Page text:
Research on older adults needs to be conducted more carefully compared to general adult subjects. Particular attention must be paid to safety management, and older adults, even if they are healthy, are at greater risk for accidents due to their advanced age. This study considered a health promotion class for older people at a city-run study facility for healthy older adults aged 60 years and above. Participants could join the experiments in the facility between the lectures they were taking. Minimal distance and measurement in a familiar environment minimized the burden on the participants. Additionally, because the older adults were expected to vary from person to person during the experiment, each participant was assigned a research assistant in case of an emergency. A briefing session was held for the assistants before the survey to explain the study, its flow, and the methods for emergency response. Upon receiving permission to use the facilities, older students who had enrolled in two classes offering lectures on health were given presentations that explained the purpose of the study. Participants were recruited after their informed consent was obtained. For the group of young adults, which acted as a comparison for the group of older adults, students between 18 and 25 years of age who did not require parental consent were recruited. They participated in the experiment at university campuses, where they usually attended lectures. All participants were required to read an explanation of the purpose of the study. Further, they were required to sign a paper consent form before the experiment. The experiment was conducted with those who agreed to participate and signed a consent form. Before the recruitment of the research participants, an ethics review was performed at the Ritsumeikan University (Kinugasa-Human-2017-15). The study was conducted per the code of ethics set by the Declaration of Helsinki and all of its amendments.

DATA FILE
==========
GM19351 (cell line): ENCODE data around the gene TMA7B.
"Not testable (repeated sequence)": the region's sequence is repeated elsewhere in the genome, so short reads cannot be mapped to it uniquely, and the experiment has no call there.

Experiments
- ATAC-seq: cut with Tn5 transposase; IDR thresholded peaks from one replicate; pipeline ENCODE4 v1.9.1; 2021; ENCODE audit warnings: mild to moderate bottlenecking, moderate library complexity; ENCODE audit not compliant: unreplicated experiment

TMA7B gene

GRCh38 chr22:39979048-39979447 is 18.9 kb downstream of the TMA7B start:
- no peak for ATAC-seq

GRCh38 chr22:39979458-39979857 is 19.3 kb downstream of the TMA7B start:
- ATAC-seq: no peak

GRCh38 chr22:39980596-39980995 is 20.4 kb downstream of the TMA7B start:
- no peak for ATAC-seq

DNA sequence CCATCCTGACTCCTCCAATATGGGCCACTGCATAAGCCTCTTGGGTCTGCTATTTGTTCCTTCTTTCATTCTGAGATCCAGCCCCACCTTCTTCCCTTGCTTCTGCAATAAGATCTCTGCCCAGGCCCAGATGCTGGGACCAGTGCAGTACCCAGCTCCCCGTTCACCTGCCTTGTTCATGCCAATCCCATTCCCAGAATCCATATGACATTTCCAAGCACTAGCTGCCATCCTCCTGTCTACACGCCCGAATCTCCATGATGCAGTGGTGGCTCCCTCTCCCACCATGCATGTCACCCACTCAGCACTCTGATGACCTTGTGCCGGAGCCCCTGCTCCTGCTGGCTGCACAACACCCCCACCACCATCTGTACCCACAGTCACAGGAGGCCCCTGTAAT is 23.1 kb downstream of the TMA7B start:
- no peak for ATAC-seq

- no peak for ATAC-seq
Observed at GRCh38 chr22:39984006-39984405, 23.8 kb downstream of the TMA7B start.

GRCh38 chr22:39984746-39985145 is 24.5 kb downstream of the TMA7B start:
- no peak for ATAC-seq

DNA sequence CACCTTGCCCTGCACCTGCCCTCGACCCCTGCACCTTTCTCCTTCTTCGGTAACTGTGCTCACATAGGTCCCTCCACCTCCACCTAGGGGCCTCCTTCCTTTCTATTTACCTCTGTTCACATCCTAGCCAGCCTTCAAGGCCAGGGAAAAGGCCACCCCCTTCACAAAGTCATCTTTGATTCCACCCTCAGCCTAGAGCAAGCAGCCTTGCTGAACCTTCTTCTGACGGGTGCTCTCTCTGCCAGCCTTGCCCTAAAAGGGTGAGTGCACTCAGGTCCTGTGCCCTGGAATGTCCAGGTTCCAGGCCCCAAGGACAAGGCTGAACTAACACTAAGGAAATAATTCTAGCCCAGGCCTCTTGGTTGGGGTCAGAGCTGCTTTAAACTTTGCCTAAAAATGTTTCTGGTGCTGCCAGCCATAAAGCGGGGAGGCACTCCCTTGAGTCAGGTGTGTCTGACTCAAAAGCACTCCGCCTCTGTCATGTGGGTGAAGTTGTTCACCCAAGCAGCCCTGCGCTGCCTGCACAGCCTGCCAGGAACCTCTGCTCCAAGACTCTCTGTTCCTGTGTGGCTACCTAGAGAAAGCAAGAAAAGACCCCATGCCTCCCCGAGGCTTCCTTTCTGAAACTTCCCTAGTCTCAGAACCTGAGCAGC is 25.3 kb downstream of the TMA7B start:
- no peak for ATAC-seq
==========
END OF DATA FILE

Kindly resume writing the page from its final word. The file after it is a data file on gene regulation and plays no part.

There were 56 healthy participants (16 men and 40 women, median age: 73 years [interquartile range, 71–75 years]) in the older adult group and 55 healthy participants (18 men and 37 women, median age: 19 years [interquartile range, 19–21]) in the young adult group.


The experiment consisted of three tasks. The performance of each task was carried out at the participants’ own pace, and after the task was completed, the participant proceeded to the next task. For the older adult group, one research assistant per participant was in attendance during each task.

Subjective health awareness.